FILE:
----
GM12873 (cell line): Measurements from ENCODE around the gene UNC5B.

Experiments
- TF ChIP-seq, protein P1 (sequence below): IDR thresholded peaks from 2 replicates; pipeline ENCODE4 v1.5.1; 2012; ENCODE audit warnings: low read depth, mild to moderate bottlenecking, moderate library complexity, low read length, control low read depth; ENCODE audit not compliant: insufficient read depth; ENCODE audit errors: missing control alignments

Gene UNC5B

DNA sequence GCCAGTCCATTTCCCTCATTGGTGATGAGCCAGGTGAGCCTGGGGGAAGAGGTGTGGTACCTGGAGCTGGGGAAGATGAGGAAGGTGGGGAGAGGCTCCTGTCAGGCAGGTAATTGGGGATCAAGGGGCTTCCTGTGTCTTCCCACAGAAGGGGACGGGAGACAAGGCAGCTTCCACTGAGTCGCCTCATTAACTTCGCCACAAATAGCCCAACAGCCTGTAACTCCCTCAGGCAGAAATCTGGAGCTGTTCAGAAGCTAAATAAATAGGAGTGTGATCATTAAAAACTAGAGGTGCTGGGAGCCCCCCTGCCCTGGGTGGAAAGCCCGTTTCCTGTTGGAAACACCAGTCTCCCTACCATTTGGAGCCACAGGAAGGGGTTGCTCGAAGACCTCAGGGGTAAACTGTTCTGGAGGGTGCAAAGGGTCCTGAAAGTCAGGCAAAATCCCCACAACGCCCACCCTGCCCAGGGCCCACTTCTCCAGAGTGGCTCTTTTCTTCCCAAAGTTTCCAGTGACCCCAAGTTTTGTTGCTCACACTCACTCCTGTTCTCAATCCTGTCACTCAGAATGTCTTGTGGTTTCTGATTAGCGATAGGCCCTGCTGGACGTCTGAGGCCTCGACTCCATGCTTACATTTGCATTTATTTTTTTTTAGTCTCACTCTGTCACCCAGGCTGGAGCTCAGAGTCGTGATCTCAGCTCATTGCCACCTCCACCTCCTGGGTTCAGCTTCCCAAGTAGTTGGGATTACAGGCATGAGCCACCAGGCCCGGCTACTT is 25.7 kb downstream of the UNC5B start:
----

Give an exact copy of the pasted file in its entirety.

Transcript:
GM12873 (cell line): Measurements from ENCODE around the gene UNC5B.

Experiments
- TF ChIP-seq, protein P1 (sequence below): IDR thresholded peaks from 2 replicates; pipeline ENCODE4 v1.5.1; 2012; ENCODE audit warnings: low read depth, mild to moderate bottlenecking, moderate library complexity, low read length, control low read depth; ENCODE audit not compliant: insufficient read depth; ENCODE audit errors: missing control alignments

Gene UNC5B

DNA sequence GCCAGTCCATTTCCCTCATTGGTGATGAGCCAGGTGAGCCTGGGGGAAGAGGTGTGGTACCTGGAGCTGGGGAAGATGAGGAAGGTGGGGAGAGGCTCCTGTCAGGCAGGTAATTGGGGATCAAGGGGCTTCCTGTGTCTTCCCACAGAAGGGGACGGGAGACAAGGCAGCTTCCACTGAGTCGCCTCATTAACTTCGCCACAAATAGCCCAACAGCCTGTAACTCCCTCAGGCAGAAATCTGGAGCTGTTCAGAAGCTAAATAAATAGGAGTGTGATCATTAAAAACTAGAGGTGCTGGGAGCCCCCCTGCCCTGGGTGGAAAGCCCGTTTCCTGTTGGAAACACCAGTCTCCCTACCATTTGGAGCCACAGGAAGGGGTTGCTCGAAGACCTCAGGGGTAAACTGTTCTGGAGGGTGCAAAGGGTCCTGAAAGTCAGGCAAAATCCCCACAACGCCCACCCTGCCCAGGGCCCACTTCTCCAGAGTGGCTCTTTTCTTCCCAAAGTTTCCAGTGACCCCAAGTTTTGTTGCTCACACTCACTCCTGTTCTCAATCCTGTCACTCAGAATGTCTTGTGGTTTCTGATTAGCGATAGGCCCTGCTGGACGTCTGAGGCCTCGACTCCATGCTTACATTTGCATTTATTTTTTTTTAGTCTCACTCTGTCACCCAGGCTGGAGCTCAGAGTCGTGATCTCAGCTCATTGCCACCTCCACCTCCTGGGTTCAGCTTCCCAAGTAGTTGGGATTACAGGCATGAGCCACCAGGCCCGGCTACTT is 25.7 kb downstream of the UNC5B start: